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Current status of direct dark matter detection experiments


Much like ordinary matter, dark matter might consist of elementary particles, and weakly interacting massive particles are one of the prime suspects. During the past decade, the sensitivity of experiments trying to directly detect them has improved by three to four orders of magnitude, but solid evidence for their existence is yet to come. We overview the recent progress in direct dark matter detection experiments and discuss future directions.

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Figure 1: Upper limits on the spin-independent (SI) WIMP–nucleon scattering cross-section set by current leading experiments.
Figure 2: Upper limits on the spin-dependent (SD) WIMP–proton scattering cross-section set by different experiments.
Figure 3: Upper limits on the spin-dependent WIMP–neutron scattering cross-section set by different xenon-based experiments.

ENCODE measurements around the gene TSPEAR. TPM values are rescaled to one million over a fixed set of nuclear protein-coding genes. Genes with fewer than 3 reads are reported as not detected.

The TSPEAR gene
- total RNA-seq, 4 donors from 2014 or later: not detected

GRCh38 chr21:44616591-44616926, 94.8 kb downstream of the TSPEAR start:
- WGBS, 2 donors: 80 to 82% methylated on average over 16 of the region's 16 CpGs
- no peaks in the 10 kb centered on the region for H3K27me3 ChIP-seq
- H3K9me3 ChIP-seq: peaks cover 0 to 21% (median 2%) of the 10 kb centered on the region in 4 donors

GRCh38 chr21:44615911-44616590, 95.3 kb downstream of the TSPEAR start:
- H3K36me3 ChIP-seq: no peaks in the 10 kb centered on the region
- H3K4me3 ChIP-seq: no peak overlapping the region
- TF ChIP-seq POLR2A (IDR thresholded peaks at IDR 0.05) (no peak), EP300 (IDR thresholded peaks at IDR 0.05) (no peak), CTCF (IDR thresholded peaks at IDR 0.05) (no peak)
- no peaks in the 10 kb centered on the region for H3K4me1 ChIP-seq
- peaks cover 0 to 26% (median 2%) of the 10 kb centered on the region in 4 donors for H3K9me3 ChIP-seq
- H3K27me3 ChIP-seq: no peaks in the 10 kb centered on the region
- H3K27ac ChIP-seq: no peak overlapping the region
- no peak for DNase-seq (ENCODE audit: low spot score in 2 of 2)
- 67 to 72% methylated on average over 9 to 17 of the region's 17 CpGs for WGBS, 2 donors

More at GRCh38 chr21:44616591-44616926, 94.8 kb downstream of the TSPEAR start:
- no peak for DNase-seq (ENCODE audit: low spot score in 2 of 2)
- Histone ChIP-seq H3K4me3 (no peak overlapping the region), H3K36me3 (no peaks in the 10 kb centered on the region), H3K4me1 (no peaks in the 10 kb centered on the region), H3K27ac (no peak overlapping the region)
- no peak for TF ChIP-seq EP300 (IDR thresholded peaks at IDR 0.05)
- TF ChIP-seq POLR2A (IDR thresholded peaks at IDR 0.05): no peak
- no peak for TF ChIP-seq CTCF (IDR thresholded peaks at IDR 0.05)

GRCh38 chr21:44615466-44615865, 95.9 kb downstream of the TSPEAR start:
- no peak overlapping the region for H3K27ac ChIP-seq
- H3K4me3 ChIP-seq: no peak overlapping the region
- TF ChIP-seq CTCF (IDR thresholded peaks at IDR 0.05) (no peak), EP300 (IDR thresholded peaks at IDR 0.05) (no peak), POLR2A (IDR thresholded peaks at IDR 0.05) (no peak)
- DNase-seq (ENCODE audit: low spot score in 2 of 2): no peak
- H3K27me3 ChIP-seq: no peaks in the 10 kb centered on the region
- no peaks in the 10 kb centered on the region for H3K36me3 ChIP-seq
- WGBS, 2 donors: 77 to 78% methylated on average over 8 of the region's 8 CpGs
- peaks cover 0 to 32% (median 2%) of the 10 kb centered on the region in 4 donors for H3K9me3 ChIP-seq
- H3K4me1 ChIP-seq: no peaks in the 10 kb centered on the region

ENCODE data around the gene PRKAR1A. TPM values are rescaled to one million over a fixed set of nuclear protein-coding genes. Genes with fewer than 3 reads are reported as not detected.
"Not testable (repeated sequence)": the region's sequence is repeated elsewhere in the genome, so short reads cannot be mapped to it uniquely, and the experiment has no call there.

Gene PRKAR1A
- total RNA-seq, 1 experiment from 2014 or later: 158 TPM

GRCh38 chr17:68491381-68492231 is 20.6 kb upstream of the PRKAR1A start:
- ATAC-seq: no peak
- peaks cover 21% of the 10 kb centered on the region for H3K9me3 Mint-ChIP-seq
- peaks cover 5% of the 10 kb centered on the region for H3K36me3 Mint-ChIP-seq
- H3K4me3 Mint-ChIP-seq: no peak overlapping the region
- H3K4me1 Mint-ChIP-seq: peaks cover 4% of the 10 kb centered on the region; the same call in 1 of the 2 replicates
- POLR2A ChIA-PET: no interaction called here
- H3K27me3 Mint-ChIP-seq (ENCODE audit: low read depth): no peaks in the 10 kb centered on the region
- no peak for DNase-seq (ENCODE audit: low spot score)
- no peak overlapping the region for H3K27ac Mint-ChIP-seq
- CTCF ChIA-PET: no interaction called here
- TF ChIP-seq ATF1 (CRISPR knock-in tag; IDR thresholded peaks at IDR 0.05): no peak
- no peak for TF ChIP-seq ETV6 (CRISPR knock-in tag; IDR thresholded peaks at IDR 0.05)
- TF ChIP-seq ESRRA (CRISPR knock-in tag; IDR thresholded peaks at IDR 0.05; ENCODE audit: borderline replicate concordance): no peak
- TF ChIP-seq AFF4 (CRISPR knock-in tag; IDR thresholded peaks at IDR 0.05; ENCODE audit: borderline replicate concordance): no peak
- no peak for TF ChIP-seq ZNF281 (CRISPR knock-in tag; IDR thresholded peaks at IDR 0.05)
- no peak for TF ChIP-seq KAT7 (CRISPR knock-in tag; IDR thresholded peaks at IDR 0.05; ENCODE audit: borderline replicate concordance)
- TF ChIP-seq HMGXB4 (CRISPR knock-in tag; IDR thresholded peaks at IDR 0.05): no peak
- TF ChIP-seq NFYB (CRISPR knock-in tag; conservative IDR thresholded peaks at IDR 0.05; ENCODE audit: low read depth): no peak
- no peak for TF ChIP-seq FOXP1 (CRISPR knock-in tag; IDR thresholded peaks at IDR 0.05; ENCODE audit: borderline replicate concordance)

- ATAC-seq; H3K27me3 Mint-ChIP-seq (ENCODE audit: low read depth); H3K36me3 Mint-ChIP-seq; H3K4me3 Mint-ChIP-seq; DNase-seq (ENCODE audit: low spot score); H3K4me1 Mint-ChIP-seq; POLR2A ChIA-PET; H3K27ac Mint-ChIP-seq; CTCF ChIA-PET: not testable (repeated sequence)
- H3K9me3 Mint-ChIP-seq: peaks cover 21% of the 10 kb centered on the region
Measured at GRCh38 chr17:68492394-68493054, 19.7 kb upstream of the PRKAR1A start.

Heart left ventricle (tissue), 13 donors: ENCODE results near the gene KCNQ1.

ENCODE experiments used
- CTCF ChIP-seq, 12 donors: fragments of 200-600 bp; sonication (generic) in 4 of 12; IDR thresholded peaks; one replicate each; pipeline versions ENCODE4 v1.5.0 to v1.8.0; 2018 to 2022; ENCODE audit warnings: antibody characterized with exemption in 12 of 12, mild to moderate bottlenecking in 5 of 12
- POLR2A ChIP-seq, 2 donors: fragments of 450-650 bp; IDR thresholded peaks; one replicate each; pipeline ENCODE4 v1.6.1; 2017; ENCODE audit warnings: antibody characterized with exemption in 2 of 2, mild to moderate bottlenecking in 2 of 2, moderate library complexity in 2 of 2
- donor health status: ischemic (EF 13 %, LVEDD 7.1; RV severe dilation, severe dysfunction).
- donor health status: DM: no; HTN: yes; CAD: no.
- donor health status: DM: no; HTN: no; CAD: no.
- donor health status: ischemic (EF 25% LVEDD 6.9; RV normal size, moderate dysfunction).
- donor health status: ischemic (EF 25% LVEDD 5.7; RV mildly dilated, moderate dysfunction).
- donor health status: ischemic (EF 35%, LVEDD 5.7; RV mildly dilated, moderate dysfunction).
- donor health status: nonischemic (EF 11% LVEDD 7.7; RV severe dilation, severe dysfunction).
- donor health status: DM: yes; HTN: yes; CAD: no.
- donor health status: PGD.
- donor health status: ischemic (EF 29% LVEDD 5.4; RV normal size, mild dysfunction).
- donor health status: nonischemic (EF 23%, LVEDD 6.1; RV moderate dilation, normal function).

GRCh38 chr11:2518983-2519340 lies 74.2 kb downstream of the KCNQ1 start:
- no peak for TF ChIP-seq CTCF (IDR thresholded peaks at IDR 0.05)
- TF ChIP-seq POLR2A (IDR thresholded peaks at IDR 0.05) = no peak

Figure 4: The projected sensitivity (dashed curves) on the spin-independent WIMP–nucleon cross-sections of a selected number of upcoming and planned direct detection experiments, including XENON1T34, PandaX-4T, XENONnT34, LZ35, DARWIN36 or PandaX-30T, and SuperCDMS56.


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This work is supported by grants from the National Science Foundation of China (Nos. 11435008, 11455001, 11505112 and 11525522), a grant from the Ministry of Science and Technology of China (Grant No. 2016YFA0400301), and in part by the Chinese Academy of Sciences Center for Excellence in Particle Physics (CCEPP), the Key Laboratory for Particle Physics, Astrophysics and Cosmology, Ministry of Education, and Shanghai Key Laboratory for Particle Physics and Cosmology (SKLPPC). Finally, we thank the Hong Kong Hongwen Foundation for financial support.

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Correspondence to Xiangdong Ji.

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Liu, J., Chen, X. & Ji, X. Current status of direct dark matter detection experiments. Nature Phys 13, 212–216 (2017).

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